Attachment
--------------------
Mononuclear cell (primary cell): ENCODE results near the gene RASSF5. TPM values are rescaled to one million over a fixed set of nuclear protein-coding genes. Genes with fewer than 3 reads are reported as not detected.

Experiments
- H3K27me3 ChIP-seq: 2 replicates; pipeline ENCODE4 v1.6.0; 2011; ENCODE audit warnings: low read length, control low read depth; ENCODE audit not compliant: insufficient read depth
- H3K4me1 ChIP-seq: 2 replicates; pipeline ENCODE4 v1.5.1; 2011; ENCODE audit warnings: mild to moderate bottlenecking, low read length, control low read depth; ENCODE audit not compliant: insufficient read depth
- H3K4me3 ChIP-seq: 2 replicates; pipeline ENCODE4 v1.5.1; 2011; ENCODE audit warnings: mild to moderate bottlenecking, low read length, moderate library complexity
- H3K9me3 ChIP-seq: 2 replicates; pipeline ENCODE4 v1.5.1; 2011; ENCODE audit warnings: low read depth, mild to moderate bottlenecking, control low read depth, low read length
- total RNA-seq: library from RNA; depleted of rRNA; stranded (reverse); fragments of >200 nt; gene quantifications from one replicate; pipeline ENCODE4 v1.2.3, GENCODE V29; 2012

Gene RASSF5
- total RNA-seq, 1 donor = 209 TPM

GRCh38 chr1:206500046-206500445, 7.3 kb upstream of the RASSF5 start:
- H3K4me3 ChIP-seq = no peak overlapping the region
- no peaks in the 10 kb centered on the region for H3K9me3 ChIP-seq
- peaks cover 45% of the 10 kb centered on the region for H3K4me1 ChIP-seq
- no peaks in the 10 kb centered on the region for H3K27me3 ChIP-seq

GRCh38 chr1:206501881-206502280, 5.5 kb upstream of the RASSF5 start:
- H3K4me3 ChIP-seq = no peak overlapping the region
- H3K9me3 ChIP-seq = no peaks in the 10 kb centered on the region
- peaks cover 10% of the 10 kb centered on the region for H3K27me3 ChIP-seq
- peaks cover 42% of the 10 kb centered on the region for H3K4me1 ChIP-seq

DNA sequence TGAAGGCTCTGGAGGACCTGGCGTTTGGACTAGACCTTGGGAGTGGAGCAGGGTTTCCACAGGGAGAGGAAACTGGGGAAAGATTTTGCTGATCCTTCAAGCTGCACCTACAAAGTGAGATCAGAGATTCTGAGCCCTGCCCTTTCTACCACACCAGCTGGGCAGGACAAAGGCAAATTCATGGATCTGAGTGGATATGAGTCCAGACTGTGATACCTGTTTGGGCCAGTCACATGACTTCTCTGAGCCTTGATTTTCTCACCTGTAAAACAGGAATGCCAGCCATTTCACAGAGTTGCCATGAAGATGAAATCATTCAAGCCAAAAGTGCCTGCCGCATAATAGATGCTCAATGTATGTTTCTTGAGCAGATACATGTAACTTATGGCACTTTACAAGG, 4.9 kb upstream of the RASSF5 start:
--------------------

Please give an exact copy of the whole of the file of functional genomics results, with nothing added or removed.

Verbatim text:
Mononuclear cell (primary cell): ENCODE results near the gene RASSF5. TPM values are rescaled to one million over a fixed set of nuclear protein-coding genes. Genes with fewer than 3 reads are reported as not detected.

Experiments
- H3K27me3 ChIP-seq: 2 replicates; pipeline ENCODE4 v1.6.0; 2011; ENCODE audit warnings: low read length, control low read depth; ENCODE audit not compliant: insufficient read depth
- H3K4me1 ChIP-seq: 2 replicates; pipeline ENCODE4 v1.5.1; 2011; ENCODE audit warnings: mild to moderate bottlenecking, low read length, control low read depth; ENCODE audit not compliant: insufficient read depth
- H3K4me3 ChIP-seq: 2 replicates; pipeline ENCODE4 v1.5.1; 2011; ENCODE audit warnings: mild to moderate bottlenecking, low read length, moderate library complexity
- H3K9me3 ChIP-seq: 2 replicates; pipeline ENCODE4 v1.5.1; 2011; ENCODE audit warnings: low read depth, mild to moderate bottlenecking, control low read depth, low read length
- total RNA-seq: library from RNA; depleted of rRNA; stranded (reverse); fragments of >200 nt; gene quantifications from one replicate; pipeline ENCODE4 v1.2.3, GENCODE V29; 2012

Gene RASSF5
- total RNA-seq, 1 donor = 209 TPM

GRCh38 chr1:206500046-206500445, 7.3 kb upstream of the RASSF5 start:
- H3K4me3 ChIP-seq = no peak overlapping the region
- no peaks in the 10 kb centered on the region for H3K9me3 ChIP-seq
- peaks cover 45% of the 10 kb centered on the region for H3K4me1 ChIP-seq
- no peaks in the 10 kb centered on the region for H3K27me3 ChIP-seq

GRCh38 chr1:206501881-206502280, 5.5 kb upstream of the RASSF5 start:
- H3K4me3 ChIP-seq = no peak overlapping the region
- H3K9me3 ChIP-seq = no peaks in the 10 kb centered on the region
- peaks cover 10% of the 10 kb centered on the region for H3K27me3 ChIP-seq
- peaks cover 42% of the 10 kb centered on the region for H3K4me1 ChIP-seq

DNA sequence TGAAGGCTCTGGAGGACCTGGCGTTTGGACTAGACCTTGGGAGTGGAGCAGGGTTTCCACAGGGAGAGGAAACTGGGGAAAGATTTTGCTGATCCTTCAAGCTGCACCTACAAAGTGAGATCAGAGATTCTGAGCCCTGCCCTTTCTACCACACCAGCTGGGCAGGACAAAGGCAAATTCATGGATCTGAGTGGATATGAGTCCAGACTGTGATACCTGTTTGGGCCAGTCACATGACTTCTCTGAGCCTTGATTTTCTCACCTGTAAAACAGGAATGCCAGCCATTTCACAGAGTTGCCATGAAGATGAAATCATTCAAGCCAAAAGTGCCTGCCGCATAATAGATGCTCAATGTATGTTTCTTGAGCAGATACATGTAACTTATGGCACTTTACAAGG, 4.9 kb upstream of the RASSF5 start: